Blacks and Blackness in Central America: Between Race and Place

Posted in Anthologies, Books, Caribbean/Latin America, History, Identity Development/Psychology, Media Archive, Slavery, Social Science on 2010-06-24 21:47Z by Steven

Blacks and Blackness in Central America: Between Race and Place

Duke University Press
September 2010
400 pages
21 photographs, 14 tables, 4 maps
Cloth ISBN: 978-0-8223-4787-3
Paperback ISBN: 978-0-8223-4803-0

Edited By:

Lowell Gudmundson, Professor of Latin American Studies and History
Mount Holyoke College

Justin Wolfe, William Arceneaux Associate Professor of Latin American History
Tulane University

Contributors: Paul Lokken, Russell Lohse, Karl H. Offen, Rina Cáceres Gómez, Catherine Komisaruk , Juliet Hooker, Lara Putnam, Ronald Harpelle, Mauricio Meléndez Obando

Many of the earliest Africans to arrive in the Americas came to Central America with Spanish colonists in the sixteenth and seventeenth centuries, and people of African descent constituted the majority of nonindigenous populations in the region long thereafter. Yet in the development of national identities and historical consciousness, Central American nations have often countenanced widespread practices of social, political, and regional exclusion of blacks. The postcolonial development of mestizo or mixed-race ideologies of national identity have systematically downplayed African roots and participation in favor of Spanish and Indian antecedents and contributions. In addition, a powerful sense of place and belonging has led many peoples of African descent in Central America to identify themselves as something other than African American, reinforcing the tendency of local and foreign scholars to see Central America as peripheral to the African diaspora in the Americas. The essays in this collection begin to recover the forgotten and downplayed histories of blacks in Central America, demonstrating the centrality of African Americans to the region’s history from the earliest colonial times to the present. They reveal how modern nationalist attempts to define mixed race majorities as “Indo-Hispanic,” or as anything but African American, clash with the historical record of a region considered by many to be one of the most successful cases of African American achievement, political participation, and power following independence from Spain in 1821.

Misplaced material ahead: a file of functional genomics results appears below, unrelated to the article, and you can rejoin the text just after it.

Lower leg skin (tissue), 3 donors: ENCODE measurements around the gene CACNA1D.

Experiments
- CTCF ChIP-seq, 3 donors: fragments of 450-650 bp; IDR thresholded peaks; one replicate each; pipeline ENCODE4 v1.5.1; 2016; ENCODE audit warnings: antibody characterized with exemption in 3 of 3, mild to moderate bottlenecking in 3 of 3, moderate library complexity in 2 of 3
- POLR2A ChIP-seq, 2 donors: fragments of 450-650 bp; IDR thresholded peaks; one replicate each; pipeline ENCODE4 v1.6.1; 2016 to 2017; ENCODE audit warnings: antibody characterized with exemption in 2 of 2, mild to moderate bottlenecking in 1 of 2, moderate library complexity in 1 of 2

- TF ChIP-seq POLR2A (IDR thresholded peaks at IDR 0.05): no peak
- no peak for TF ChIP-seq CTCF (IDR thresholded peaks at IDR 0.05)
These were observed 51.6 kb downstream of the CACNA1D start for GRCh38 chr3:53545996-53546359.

Table of Contents

Acknowledgments
Introduction / Lowell Gudmundson and Justin Wolfe

Part I. Colonial Worlds of Slavery and Freedom

Part II. Nation Building and Reinscribing Race 

  • “The Cruel Whip”: Race and Place in Nineteenth-Century Nigaragua / Justin Wolfe
  • What Difference did Color Make? Blacks in the “White Towns” of Western Nicaragua in the 1880s / Lowell Gudmundson
  • Race and the Space of Citizenship: The Mosquito Coast and the Place of Blackness and Indigeneity in Nicaragua / Juliet Hooker
  • Eventually Alien: The Multigenerational Saga of British Western Indians in Central America, 1870-1940 / Lara Putnam
  • White Zones: American Enclave Communities of Central America / Ronald Harpelle
  • The Slow Ascent of the Marginalized: Afro-Descendents in Costa Rica and Nicaragua / Mauricio MelĂ©ndez Obando

Bibliography
Contributors
Index

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